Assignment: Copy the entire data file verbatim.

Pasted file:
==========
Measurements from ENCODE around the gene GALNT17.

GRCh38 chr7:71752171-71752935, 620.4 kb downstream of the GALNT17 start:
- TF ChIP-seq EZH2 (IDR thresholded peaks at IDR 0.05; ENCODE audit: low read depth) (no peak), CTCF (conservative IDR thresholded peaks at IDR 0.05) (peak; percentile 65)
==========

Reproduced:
Measurements from ENCODE around the gene GALNT17.

GRCh38 chr7:71752171-71752935, 620.4 kb downstream of the GALNT17 start:
- TF ChIP-seq EZH2 (IDR thresholded peaks at IDR 0.05; ENCODE audit: low read depth) (no peak), CTCF (conservative IDR thresholded peaks at IDR 0.05) (peak; percentile 65)